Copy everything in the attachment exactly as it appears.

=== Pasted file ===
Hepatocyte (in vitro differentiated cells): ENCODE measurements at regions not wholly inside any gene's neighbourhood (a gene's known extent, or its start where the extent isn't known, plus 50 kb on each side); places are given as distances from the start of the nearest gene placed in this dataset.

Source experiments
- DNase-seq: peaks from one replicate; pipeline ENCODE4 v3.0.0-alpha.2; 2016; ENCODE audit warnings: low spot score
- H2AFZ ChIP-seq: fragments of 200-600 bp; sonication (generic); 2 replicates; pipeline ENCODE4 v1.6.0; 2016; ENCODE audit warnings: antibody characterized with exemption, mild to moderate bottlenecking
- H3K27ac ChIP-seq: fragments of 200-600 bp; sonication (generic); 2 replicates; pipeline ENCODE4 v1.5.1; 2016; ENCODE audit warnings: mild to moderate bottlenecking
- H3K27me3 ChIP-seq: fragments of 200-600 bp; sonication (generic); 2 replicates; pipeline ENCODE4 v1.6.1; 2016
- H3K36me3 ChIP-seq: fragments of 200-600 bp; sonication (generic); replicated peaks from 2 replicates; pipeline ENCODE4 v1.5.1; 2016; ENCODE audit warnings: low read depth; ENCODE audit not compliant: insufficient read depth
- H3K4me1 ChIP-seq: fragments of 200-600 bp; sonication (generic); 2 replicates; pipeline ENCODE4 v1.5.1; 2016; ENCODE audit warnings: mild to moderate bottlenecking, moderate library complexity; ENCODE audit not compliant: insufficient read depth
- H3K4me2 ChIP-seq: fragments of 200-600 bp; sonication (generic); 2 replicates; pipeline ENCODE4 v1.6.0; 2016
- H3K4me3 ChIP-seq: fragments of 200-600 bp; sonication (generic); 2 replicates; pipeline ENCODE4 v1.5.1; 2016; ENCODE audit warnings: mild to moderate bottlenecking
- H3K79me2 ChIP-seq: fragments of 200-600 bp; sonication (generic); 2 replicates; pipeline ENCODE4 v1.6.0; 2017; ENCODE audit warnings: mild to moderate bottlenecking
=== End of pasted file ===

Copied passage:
Hepatocyte (in vitro differentiated cells): ENCODE measurements at regions not wholly inside any gene's neighbourhood (a gene's known extent, or its start where the extent isn't known, plus 50 kb on each side); places are given as distances from the start of the nearest gene placed in this dataset.

Source experiments
- DNase-seq: peaks from one replicate; pipeline ENCODE4 v3.0.0-alpha.2; 2016; ENCODE audit warnings: low spot score
- H2AFZ ChIP-seq: fragments of 200-600 bp; sonication (generic); 2 replicates; pipeline ENCODE4 v1.6.0; 2016; ENCODE audit warnings: antibody characterized with exemption, mild to moderate bottlenecking
- H3K27ac ChIP-seq: fragments of 200-600 bp; sonication (generic); 2 replicates; pipeline ENCODE4 v1.5.1; 2016; ENCODE audit warnings: mild to moderate bottlenecking
- H3K27me3 ChIP-seq: fragments of 200-600 bp; sonication (generic); 2 replicates; pipeline ENCODE4 v1.6.1; 2016
- H3K36me3 ChIP-seq: fragments of 200-600 bp; sonication (generic); replicated peaks from 2 replicates; pipeline ENCODE4 v1.5.1; 2016; ENCODE audit warnings: low read depth; ENCODE audit not compliant: insufficient read depth
- H3K4me1 ChIP-seq: fragments of 200-600 bp; sonication (generic); 2 replicates; pipeline ENCODE4 v1.5.1; 2016; ENCODE audit warnings: mild to moderate bottlenecking, moderate library complexity; ENCODE audit not compliant: insufficient read depth
- H3K4me2 ChIP-seq: fragments of 200-600 bp; sonication (generic); 2 replicates; pipeline ENCODE4 v1.6.0; 2016
- H3K4me3 ChIP-seq: fragments of 200-600 bp; sonication (generic); 2 replicates; pipeline ENCODE4 v1.5.1; 2016; ENCODE audit warnings: mild to moderate bottlenecking
- H3K79me2 ChIP-seq: fragments of 200-600 bp; sonication (generic); 2 replicates; pipeline ENCODE4 v1.6.0; 2017; ENCODE audit warnings: mild to moderate bottlenecking